COMMENTARY: We are all Shane Montgomery
• Wed, Jan 14, 2015
By Thom Nickels
We are all… Shane Montgomery.
Why am I saying this? Let’s start at the beginning.
Shane Montgomery disappeared after a night out with friends that included a stop at one of Manayunk’s most popular hangouts, Kildare’s Irish Pub on Main Street.
While I’ve never been to Kildare’s, I know that there are scores of places like Kildare’s all over the city.
At 21, Shane Montgomery was still a kid, a boy with some "man growth" but essentially still in adult formation mode. At age 21, few of us have a firm grip on reality, even if many 21 year olds pretend that the opposite is true.
Being 21 is not easy. For most 21 year olds, for instance, the tendency is to judge the world, our friends and family, harshly.
I’m not saying that Shane Montgomery judged anybody, but at 21 he undoubtedly found himself in that "almost mature" formation space described above.
When I was Shane’s age I was often in hyper critical overdrive. When I look back on those days I sometimes feel a little embarrassed. Was I really so critical and arrogant?
The twenties is a time when emotions and mental attitudes go up and down like an erratic seismograph. At that age we are on the hunt for what mature philosophers call a centered personal equilibrium.
Shane Montgomery lived in Roxborough, Manayunk’s next door neighbor, so Kildare’s on Main Street probably had a home turf feel for him. When Shane’s friends (and cousin) left him alone at Kildare’s, they probably thought nothing of it. Being alone in a bar is not necessarily a bad thing. People sometimes go to bars alone to meet a special someone because that’s harder to do in a group situation.
Quite a number of people, upon hearing the news that Shane had drowned in the Schuylkill River, offered theories as to what they thought may have happened to him.
Some suggested that he may have accidentally fallen into the river because he was drunk, while others offered the bizarre theory that he was a victim of a so called Smiley Face serial killer.
One off-the-wall theory even suggested suicide.
Shane, the rumor went, had drowned himself in the river because his family was unhappy after he told them that he was gay. This rumor is obviously bogus because had it been true a friend or two of Shane’s would have known this fact long before his parents did. Nothing like this ever came up in the investigation.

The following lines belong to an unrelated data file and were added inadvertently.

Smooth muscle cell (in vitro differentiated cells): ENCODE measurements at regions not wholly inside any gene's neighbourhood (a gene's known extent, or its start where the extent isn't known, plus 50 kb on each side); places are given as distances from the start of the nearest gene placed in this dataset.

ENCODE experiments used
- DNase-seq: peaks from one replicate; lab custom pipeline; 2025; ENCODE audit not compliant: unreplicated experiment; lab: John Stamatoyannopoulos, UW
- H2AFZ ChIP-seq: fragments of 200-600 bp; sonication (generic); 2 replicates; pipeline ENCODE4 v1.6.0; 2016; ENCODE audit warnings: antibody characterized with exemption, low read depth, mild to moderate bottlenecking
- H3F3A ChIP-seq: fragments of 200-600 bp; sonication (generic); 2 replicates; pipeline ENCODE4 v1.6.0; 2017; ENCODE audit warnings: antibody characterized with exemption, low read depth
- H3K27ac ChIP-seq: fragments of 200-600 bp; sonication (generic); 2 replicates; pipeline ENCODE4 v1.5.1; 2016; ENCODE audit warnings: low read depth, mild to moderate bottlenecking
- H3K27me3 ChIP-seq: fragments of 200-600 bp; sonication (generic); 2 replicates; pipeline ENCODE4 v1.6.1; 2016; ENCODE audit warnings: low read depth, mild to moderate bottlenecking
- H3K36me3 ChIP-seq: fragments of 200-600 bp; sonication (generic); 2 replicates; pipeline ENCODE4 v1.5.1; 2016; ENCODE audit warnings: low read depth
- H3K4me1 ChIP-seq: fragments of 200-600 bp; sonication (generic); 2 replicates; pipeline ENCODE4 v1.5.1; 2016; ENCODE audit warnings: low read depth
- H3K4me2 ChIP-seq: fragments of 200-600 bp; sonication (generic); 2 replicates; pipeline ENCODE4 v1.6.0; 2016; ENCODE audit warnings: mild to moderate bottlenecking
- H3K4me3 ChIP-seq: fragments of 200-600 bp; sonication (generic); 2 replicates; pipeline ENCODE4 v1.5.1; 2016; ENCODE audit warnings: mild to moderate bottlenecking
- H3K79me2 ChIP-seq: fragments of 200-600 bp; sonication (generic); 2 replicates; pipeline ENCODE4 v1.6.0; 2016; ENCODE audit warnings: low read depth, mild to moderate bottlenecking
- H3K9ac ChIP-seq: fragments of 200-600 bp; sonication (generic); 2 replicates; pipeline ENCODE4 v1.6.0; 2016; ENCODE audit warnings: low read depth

What is significant for me is the love and loyalty shown by Shane Montgomery’s family as divers spent almost 2 months searching for his body.
The television news reports were painful to watch, especially the clip of his mother speaking to reporters after his body was found near the Manayunk Brewery.
The magnitude of his parents’ sorrow indicates that they felt only unconditional love for their 21 year old son.
Most of us have encountered risky life situations where we could have wound up as a fatality.
Whether this means stopping your car on the side of a busy highway to change a flat tire, and then getting hit by a passing car; or waiting for the 15 bus outside the Gold Coast bar on West Girard Avenue in Fishtown as that January 3rd shooter fired a gun, wounding two men, and then (for the purposes of this column) innocent bystanders—you or I-- who happened to be standing nearby.
Or how about narrowly escaping (or not escaping) getting hit by a car while crossing Aramingo Avenue?
In some ways, we are all Shane Montgomery because unusual coincidences, like being at the wrong place at the wrong time, can alter our lives forever.
This is true even for those of us who take great pains in avoiding possible mishaps and disaster.
Consider the following family story I heard over the holidays.
My sister-in-law recounted how her fear of flying got her to talk my brother into taking the train, and not the plane, to Florida for a family trip. For my sister-in-law the train appeared to be a much safer mode of transportation despite the fact that the train ticket cost three times what it cost to fly.
Feeling confident that she had life’s unexpected disasters minimized, she packed her husband and two kids into a southern bound Amtrak train, not in the least minding the fact that the sleeping berths for the four of them were very small.
While the first leg of their journey went smoothly, something happened after the train left Baltimore and Washington and headed further south.
As the train crossed a highway, the road toll gates stopping traffic failed to go down and the train hit a car or two, killing one of the drivers. My brother’s wife and kids were thrown out of their berths as smoke poured into the train. For a time they had no idea what would happen to them.
Would they live? Would they die?
By avoiding the "dangerous" airplane, my sister-in-law had experienced a possible loss of life by taking the safer ("I’m being extra cautious") train.
People say about poor Shane: Why didn’t he go straight home? Why didn’t he leave Kildare’s with his friends? Why this and why that, but when we’re really living life or in the throes of a party with favorite friends, we rarely think that one inconsequential choice made along the way will lead to tragedy and death.
I remember the time I hitchhiked near Paoli when I was Shane’s age. With my thumb out standing on the side of the road, I was happy when a Volkswagen stopped to pick me up. But no sooner was I inside the car when the driver looked at me and growled, "We’re going straight to hell!"